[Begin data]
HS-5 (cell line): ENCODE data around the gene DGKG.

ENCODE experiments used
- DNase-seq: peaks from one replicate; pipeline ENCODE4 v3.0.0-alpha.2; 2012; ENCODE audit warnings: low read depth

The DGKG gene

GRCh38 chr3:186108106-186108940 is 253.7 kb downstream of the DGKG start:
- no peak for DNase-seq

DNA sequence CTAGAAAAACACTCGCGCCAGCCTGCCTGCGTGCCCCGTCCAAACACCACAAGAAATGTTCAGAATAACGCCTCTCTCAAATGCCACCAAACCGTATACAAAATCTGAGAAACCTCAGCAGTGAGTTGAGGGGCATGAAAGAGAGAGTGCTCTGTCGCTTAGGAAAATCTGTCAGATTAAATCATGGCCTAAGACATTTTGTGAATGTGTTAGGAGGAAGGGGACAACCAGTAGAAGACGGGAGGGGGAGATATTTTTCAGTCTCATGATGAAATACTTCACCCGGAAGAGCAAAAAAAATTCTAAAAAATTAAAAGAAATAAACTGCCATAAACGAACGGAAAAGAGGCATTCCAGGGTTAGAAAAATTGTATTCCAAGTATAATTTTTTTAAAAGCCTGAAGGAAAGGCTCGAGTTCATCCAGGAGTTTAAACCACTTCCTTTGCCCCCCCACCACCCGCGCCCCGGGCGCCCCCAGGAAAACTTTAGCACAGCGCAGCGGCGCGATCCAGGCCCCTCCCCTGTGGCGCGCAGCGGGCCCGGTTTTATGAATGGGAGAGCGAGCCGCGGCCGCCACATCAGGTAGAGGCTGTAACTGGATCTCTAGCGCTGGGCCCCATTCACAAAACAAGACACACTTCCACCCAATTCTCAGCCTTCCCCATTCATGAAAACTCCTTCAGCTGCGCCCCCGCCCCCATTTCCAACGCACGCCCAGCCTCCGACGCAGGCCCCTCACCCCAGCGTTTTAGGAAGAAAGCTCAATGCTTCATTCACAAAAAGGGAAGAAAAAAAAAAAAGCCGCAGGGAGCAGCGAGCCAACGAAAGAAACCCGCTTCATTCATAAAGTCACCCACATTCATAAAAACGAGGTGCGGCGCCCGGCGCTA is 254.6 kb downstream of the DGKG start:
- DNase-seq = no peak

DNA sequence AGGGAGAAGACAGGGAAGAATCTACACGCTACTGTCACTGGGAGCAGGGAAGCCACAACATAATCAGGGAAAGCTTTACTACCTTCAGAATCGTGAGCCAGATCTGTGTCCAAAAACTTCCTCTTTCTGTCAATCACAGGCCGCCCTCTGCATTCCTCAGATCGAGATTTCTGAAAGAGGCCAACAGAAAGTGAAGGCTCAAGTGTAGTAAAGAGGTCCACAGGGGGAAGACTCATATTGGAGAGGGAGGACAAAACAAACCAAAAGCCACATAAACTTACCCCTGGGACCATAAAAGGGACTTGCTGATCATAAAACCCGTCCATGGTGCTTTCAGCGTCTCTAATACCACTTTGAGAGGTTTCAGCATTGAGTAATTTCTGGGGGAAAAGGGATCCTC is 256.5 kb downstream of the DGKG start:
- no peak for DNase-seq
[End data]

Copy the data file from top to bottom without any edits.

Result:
HS-5 (cell line): ENCODE data around the gene DGKG.

ENCODE experiments used
- DNase-seq: peaks from one replicate; pipeline ENCODE4 v3.0.0-alpha.2; 2012; ENCODE audit warnings: low read depth

The DGKG gene

GRCh38 chr3:186108106-186108940 is 253.7 kb downstream of the DGKG start:
- no peak for DNase-seq

DNA sequence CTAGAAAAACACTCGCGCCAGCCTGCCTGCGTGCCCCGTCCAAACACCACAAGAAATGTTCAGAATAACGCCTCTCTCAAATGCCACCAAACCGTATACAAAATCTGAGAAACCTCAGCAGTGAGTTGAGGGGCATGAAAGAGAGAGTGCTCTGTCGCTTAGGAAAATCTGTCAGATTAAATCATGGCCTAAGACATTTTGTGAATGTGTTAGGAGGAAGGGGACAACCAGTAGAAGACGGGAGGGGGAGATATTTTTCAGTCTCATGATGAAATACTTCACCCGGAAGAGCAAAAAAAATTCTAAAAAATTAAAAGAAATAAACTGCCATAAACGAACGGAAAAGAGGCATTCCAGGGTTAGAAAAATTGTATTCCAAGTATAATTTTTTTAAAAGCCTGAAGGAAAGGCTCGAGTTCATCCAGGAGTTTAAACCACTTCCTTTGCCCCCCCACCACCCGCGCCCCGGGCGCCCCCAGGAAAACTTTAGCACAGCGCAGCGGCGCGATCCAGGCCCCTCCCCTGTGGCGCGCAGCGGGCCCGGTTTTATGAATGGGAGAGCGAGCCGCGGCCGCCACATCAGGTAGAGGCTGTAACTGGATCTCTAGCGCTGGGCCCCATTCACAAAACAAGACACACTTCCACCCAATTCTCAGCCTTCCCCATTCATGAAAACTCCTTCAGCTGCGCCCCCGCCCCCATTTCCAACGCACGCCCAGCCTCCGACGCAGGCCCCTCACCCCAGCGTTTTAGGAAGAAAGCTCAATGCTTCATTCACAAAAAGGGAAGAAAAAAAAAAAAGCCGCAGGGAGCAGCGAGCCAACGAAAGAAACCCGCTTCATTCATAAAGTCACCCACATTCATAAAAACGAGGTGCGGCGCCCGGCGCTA is 254.6 kb downstream of the DGKG start:
- DNase-seq = no peak

DNA sequence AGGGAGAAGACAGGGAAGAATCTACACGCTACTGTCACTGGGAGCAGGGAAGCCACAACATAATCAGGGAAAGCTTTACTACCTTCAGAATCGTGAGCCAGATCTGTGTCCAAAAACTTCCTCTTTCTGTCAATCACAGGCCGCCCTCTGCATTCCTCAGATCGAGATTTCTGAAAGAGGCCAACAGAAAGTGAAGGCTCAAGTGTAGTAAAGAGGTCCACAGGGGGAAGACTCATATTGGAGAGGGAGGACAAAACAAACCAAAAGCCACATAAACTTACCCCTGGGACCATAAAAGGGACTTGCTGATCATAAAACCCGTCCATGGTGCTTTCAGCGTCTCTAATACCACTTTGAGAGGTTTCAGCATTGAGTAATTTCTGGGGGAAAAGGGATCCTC is 256.5 kb downstream of the DGKG start:
- no peak for DNase-seq